Here's what you need to know about Lyophilized products
When Spine BioPharma was looking for support in redeveloping and manufacturing a drug product recently, they found a partner in Emergent BioSolutions. As a contract development manufacturing organization (CDMO), Emergent would be able to quickly ramp up production of the drug at hand, and it would also be able to convert it to a form that would make it stable at room temperature, through a process called lyophilization. That process—also known as freeze-drying—would, in turn, simplify logistics for shipping and storage.
"We were looking for an organization that could manage a very steep learning curve, hit the ground running and be flexible enough to make science and risk-based changes to the development program in real time,"
says Marc Viscogliosi, CEO of Spine BioPharma, which makes therapies for the treatment of pain and disability from chronic low back pain caused by degenerative disc disease. "As Emergent is one of the world leaders in lyophilization, we trusted their input and expertise to guide the program from development to eventual successful current Good Manufacturing Practice (cGMP) manufacturing."
Spine BioPharma is just one of many biopharmaceutical organizations seeking assistance in the lyophilization process, which is growing in popularity. According to a report by MarketsandMarkets, the global freeze-drying/lyophilization equipment market is expected to reach $7.3 billion by 2025—from $4.9 billion in 2020—at a CAGR of 8.2%.
In the case of Spine BioPharma, for example, Look says lyophilization allowed for ease in storing, distributing and handling the product. "The biological drug substance is typically not stable at 2-8°C. By converting to an appropriate lyophilized form, it will significantly enhance the drug substance stability," says Look.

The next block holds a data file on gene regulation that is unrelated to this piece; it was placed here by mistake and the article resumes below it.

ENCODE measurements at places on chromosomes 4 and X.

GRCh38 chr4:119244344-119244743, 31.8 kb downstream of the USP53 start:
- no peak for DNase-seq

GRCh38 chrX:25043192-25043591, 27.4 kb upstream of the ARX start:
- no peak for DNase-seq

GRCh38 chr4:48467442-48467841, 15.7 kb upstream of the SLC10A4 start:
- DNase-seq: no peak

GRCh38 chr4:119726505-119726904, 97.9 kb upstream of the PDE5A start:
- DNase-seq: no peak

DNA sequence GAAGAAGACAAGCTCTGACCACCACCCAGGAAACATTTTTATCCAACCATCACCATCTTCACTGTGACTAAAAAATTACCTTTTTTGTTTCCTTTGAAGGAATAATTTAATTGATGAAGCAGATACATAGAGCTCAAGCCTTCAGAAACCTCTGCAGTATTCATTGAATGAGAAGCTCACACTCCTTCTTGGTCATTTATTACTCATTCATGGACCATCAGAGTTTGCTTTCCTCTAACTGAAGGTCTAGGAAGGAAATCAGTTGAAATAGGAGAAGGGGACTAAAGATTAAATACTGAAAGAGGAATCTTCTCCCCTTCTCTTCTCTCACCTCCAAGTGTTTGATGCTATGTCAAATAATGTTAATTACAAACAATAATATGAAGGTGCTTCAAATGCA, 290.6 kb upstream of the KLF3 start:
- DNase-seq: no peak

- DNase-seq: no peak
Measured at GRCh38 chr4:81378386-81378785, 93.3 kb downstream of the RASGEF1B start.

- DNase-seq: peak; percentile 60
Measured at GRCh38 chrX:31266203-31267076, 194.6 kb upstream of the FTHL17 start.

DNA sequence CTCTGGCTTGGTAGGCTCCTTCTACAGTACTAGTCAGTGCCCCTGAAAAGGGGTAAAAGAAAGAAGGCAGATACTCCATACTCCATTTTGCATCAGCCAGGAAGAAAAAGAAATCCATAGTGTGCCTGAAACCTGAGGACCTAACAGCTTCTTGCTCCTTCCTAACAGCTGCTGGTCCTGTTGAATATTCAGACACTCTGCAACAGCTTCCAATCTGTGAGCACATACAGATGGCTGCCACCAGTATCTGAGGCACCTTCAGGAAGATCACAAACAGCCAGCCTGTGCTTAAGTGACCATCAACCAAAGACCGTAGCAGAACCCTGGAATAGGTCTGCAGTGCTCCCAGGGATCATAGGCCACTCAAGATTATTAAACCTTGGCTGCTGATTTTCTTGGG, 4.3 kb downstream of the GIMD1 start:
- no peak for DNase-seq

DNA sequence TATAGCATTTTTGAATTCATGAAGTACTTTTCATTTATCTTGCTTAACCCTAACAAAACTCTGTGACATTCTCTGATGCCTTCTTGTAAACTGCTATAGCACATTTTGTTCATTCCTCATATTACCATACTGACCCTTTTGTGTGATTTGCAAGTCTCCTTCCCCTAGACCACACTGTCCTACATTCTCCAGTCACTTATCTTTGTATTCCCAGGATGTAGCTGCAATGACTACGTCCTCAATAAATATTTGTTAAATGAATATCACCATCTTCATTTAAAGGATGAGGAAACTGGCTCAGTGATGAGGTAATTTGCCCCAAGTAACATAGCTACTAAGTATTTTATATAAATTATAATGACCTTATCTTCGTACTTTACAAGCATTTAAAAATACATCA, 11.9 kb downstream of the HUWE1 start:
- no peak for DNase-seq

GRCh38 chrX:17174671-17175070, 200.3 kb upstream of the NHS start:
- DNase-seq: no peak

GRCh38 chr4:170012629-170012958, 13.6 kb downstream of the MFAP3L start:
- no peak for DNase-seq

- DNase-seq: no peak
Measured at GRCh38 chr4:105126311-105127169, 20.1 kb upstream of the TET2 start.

Because the conventional method of preservation involves using high temperatures to evaporate liquids, lyophilization is well-suited for any product that is sensitive to heat—from food to biopharmaceuticals, including biological drugs. Lyophilization relies on a three-step process that includes sublimation, which allows ice to change from a solid to a vapor without passing through a liquid phase and can help preserve the viability of biological drugs. The process, which typically takes one to five days for common biologic drug products, also decreases the weight and volume of biopharmaceuticals, which helps with the shipping costs.
Look believes the sudden growth in interest in lyophilization is a result of an increase in biologic drug innovation and technological advancement in the lyophilization process. He also attributes it to ease of access through outsourcing, thanks to partners such as Emergent BioSolutions, which offers drug process/formulation development and manufacturing services—including the fast and flexible transfer of technology—according to the client's timeline. "Many biotech companies are relatively small in size and may have limited resources. They may often not have in-house formulation development capabilities or equipment and seek to outsource to a CDMO who has the capacity, expertise and capabilities to support," says Look.
That's because lyophilization brings with it a number of challenges: It's expensive. It adds more time to the process. It requires additional materials, including vials to reconstitute the product. And it demands a robust operation and deep expertise. "It's as much an art as it is a science," says Look.
For companies such as Spine BioPharma, Viscogliosi says Emergent offers a one-stop offering for drug manufacturing needs—from development and optimization to commercialization. "Emergent has done an excellent job of guiding us through the development portions of the current project under the pressure of an extremely aggressive timeline," he says.